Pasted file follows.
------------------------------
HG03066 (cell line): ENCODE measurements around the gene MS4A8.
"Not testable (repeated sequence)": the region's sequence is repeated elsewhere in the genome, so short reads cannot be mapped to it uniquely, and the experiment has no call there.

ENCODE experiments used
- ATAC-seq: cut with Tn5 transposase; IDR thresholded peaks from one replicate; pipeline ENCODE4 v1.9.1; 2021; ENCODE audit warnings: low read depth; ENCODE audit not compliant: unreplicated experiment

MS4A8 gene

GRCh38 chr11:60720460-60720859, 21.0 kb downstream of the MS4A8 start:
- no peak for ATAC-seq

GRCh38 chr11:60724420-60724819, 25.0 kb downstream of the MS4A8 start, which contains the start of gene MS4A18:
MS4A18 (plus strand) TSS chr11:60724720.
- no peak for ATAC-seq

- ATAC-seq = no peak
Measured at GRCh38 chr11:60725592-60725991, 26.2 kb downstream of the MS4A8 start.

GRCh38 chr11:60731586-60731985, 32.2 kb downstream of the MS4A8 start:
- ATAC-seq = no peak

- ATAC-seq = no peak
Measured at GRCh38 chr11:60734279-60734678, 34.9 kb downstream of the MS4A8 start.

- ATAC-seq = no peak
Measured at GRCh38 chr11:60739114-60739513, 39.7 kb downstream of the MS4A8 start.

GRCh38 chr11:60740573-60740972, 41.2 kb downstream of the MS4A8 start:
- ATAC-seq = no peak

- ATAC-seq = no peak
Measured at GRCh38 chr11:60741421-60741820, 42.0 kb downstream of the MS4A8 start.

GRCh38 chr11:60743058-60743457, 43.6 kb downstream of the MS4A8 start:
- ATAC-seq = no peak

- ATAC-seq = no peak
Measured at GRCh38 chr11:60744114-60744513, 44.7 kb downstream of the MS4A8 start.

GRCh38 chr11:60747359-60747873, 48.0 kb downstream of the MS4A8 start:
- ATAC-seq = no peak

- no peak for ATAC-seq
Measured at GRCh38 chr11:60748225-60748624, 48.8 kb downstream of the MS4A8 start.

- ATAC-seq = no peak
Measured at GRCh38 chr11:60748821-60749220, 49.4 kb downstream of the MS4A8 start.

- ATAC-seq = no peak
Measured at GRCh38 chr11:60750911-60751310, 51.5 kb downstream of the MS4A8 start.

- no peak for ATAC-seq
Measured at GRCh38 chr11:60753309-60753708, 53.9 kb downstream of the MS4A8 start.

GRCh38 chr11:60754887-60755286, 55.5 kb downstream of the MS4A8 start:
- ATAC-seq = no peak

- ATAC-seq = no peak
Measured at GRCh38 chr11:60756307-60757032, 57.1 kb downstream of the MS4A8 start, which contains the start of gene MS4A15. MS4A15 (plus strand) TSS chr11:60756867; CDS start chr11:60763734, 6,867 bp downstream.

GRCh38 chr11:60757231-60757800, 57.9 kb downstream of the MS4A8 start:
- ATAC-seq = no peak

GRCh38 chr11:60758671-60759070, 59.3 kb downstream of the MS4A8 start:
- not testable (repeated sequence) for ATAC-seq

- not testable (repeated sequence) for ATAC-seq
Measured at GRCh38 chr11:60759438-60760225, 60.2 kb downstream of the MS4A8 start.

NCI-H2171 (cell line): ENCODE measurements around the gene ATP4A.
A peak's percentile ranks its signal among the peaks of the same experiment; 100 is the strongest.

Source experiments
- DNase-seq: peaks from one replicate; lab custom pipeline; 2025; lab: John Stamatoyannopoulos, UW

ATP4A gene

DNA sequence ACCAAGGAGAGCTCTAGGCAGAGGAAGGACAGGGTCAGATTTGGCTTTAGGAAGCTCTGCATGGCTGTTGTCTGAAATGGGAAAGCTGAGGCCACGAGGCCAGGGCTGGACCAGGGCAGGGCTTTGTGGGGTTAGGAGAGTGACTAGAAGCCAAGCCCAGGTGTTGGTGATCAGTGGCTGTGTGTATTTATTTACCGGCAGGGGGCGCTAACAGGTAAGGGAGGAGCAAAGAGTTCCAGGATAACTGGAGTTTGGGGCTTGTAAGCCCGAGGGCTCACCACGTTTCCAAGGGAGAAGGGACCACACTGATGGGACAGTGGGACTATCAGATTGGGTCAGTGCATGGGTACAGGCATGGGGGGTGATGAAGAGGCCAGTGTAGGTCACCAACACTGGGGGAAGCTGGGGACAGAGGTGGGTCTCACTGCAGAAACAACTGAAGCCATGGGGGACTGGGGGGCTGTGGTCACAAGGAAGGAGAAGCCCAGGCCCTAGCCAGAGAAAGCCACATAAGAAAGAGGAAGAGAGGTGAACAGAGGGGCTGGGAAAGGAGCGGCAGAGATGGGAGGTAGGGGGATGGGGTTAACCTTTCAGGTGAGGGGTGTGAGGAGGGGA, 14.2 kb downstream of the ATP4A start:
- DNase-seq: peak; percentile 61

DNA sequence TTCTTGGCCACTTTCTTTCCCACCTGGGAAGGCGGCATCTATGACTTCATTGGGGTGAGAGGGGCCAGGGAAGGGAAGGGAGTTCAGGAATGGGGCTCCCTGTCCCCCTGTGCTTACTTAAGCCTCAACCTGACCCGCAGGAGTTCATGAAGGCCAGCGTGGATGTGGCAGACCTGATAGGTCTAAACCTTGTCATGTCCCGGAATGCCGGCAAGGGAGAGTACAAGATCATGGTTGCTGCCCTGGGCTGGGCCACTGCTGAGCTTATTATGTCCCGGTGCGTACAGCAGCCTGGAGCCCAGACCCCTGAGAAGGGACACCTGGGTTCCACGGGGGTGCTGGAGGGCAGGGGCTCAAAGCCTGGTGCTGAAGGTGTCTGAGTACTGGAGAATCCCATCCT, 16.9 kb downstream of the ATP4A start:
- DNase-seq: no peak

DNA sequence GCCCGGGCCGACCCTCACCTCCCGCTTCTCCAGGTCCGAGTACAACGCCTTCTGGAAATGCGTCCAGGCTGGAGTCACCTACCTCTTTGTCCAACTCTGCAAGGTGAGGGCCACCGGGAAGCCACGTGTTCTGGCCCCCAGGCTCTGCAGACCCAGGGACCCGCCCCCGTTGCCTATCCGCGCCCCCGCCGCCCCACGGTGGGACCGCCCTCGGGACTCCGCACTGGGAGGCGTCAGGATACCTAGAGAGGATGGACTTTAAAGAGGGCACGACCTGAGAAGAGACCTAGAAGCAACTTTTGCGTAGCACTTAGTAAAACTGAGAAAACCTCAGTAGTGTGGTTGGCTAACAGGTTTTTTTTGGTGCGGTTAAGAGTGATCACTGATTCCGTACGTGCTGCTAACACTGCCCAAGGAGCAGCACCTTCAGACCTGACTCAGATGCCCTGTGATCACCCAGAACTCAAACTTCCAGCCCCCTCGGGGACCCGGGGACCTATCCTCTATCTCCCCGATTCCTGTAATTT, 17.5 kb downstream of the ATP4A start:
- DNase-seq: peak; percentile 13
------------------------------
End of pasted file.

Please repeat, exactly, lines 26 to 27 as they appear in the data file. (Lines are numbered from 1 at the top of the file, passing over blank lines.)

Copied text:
Measured at GRCh38 chr11:60744114-60744513, 44.7 kb downstream of the MS4A8 start.

GRCh38 chr11:60747359-60747873, 48.0 kb downstream of the MS4A8 start: